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Parliament’s Justice Select Committee has finished hearing submissions on the highly publicised Gangs Legislation Amendment Bill. It aims to prohibit the wearing of gang patches in public places and restrict gangs from congregating in public, and it introduces gang non-association orders.

I presented the association’s position on the legislation last month. I believe most members support the intent of the bill because, in simple terms, it aims to make gang life less attractive and reduce the ability of gangs to intimidate the public.

If passed in its current form, the interpretation and implementation of this law will not be easy for members to apply in real life, out on the streets of Aotearoa. Indeed, at first blush, some of it presents as unworkable, but that does not mean the intent lacks merit.

As police, we see the harm gangs inflict on communities daily, particularly drug harm and senseless violent offending that make people feel unsafe. This cycle shows no sign of abating. Since 2017, Police has recorded a 92% growth in gang membership and we now have some Police districts with more gang members than police officers.

A change in approach is necessary.

Young men join gangs for many reasons so if we are going to stem this decades-long reality, we need to address some of the basic reasons behind their disenfranchisement, their absence from the education system and their lack of a sense of purpose. What is required is a carrot-andstick approach, and this legislation is part of the stick. But it’s a lot easier said than done.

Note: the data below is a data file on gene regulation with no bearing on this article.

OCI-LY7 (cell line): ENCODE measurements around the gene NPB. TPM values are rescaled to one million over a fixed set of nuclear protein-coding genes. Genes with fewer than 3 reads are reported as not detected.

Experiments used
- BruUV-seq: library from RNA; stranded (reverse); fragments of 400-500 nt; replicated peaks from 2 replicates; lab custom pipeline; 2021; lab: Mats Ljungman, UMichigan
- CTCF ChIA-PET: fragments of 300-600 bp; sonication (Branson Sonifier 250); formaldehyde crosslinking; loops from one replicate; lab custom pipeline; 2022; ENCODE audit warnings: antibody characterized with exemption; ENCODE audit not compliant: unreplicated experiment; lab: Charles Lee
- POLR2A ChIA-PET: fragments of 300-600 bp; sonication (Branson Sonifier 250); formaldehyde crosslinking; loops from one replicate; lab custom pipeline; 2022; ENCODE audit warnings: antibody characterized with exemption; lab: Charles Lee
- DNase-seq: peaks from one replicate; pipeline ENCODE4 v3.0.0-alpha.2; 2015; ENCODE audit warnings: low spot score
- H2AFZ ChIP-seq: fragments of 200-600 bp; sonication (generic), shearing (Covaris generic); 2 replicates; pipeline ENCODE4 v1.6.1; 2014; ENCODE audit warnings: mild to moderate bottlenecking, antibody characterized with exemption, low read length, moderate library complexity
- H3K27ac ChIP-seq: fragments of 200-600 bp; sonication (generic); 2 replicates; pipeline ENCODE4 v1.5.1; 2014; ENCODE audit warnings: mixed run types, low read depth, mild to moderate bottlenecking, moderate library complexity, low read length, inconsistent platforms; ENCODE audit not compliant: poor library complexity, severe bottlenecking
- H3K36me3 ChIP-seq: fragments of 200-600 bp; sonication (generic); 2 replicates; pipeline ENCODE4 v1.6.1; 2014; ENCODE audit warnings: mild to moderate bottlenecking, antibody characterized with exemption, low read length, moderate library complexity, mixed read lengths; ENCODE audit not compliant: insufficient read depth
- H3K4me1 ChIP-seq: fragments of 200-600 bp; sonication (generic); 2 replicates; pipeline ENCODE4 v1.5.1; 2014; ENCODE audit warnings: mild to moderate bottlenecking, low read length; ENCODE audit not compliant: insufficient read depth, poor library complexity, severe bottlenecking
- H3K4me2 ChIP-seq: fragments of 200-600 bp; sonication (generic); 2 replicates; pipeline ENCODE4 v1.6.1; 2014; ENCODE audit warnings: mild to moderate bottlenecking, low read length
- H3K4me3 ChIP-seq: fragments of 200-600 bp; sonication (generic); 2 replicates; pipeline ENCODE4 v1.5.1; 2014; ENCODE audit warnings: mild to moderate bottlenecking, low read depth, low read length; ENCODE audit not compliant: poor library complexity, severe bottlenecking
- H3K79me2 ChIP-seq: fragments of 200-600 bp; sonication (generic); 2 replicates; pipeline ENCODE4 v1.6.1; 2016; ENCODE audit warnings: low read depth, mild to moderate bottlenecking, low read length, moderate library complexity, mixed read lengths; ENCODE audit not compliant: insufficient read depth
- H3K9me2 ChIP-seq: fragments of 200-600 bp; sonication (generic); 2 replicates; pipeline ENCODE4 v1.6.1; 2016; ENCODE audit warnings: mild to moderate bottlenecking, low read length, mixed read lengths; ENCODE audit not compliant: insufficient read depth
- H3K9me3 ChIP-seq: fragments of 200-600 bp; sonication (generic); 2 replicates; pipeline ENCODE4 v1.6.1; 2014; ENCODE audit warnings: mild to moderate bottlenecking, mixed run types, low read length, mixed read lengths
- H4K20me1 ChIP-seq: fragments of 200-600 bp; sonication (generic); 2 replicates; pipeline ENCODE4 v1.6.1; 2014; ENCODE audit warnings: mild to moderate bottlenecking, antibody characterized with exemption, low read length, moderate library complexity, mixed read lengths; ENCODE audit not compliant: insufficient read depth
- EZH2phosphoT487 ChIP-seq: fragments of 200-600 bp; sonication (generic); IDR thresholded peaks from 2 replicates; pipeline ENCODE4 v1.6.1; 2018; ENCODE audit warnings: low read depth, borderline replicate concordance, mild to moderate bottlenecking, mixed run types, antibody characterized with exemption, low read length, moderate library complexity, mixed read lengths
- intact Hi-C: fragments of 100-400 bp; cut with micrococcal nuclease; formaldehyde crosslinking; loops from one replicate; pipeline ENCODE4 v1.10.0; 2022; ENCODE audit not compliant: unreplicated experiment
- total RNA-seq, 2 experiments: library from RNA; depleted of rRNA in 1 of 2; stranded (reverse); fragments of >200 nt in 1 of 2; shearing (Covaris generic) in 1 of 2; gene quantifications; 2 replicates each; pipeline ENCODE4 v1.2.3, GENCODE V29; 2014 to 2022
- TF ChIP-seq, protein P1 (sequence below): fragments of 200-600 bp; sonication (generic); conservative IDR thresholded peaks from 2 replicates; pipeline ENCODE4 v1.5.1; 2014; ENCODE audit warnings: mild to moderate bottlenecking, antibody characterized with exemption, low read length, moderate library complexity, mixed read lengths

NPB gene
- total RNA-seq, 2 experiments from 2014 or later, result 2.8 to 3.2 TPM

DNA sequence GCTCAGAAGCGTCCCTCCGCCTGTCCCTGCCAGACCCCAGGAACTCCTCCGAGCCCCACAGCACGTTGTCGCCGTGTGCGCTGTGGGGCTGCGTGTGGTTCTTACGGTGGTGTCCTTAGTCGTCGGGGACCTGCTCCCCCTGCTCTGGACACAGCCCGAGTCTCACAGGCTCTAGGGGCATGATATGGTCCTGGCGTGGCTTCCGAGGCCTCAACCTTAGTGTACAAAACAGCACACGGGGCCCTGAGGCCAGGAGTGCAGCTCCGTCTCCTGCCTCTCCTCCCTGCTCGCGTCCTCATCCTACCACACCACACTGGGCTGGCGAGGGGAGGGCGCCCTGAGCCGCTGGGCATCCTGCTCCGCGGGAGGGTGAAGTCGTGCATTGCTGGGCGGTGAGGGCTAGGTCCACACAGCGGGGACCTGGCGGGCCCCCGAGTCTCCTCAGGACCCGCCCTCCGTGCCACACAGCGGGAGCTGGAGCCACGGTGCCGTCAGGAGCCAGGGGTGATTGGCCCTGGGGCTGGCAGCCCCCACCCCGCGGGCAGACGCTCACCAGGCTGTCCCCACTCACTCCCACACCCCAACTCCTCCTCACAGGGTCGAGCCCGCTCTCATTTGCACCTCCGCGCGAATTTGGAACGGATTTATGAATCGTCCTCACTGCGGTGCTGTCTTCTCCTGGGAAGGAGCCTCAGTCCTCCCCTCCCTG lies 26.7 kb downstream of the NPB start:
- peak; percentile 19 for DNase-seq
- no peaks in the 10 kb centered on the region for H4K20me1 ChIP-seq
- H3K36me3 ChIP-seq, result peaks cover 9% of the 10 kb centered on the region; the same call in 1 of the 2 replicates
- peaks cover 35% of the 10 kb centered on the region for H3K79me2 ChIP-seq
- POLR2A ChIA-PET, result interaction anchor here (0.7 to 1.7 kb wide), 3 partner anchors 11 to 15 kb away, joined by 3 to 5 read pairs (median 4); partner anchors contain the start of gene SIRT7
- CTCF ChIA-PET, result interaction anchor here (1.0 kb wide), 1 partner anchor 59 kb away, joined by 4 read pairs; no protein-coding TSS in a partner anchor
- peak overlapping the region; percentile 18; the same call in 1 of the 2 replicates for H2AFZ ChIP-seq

I told the select committee that New Zealanders cannot expect officers to arrest every patch-wearing gang member they encounter. The reality is, deciding to charge a gang member for wearing their patch will likely have to be linked to other offending behaviour. Equally, how and when dispersal notices and non-association orders are used will need to be robustly supported by sound policy.

I am really concerned about potential claims of “postcode policing”, whereby police in parts of the country may face accusations of discrimination. This legislation may feed that belief for the simple reason that different communities have different perceptions of, and issues with, gangs and gang behaviours they witness and consequently of the approach police take in controlling gangs. Too soft in some communities; too harsh in others. This needs to be factored into the implementation of this new legislation.

I explained to the select committee that these new offences amount to extra tools in an officer’s toolbox, and, as with any new tools, they need to be used the right way at the right time. I believe officers will identify how best to use these new laws and the courts will apply their determination so that, in time, we will understand the capacity of this legislation to meet its intended outcomes.

Amid all this change, the consistent element remains – our officers. They are who we must trust to implement the new laws fairly and efficiently and I know they will be putting in the hard mahi to protect Aotearoa from a situation that definitely requires reining in.

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